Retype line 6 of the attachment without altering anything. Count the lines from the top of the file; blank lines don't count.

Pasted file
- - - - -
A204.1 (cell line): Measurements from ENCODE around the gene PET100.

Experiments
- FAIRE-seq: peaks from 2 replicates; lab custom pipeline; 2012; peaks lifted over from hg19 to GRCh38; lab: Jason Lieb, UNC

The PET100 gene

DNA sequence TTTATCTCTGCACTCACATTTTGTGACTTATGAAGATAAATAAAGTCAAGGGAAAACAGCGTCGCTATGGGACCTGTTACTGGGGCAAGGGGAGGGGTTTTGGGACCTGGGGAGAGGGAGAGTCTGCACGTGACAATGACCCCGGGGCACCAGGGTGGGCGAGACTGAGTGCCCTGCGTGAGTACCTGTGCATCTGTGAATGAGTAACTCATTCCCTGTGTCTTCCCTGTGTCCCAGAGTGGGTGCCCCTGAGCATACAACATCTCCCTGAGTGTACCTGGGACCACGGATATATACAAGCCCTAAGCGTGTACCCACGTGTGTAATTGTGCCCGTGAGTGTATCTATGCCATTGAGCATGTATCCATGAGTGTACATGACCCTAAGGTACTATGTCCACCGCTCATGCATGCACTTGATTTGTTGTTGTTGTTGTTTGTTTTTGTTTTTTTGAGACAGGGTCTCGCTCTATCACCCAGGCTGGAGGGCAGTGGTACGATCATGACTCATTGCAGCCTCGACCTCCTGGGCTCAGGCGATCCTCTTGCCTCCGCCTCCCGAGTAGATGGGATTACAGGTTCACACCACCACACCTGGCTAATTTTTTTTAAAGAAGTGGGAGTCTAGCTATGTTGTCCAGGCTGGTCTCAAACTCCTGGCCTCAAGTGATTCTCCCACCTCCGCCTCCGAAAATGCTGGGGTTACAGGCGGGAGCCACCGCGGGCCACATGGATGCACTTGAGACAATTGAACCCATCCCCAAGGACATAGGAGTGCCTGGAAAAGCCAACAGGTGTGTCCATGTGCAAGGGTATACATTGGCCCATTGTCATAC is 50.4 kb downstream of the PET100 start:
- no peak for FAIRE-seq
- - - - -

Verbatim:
- no peak for FAIRE-seq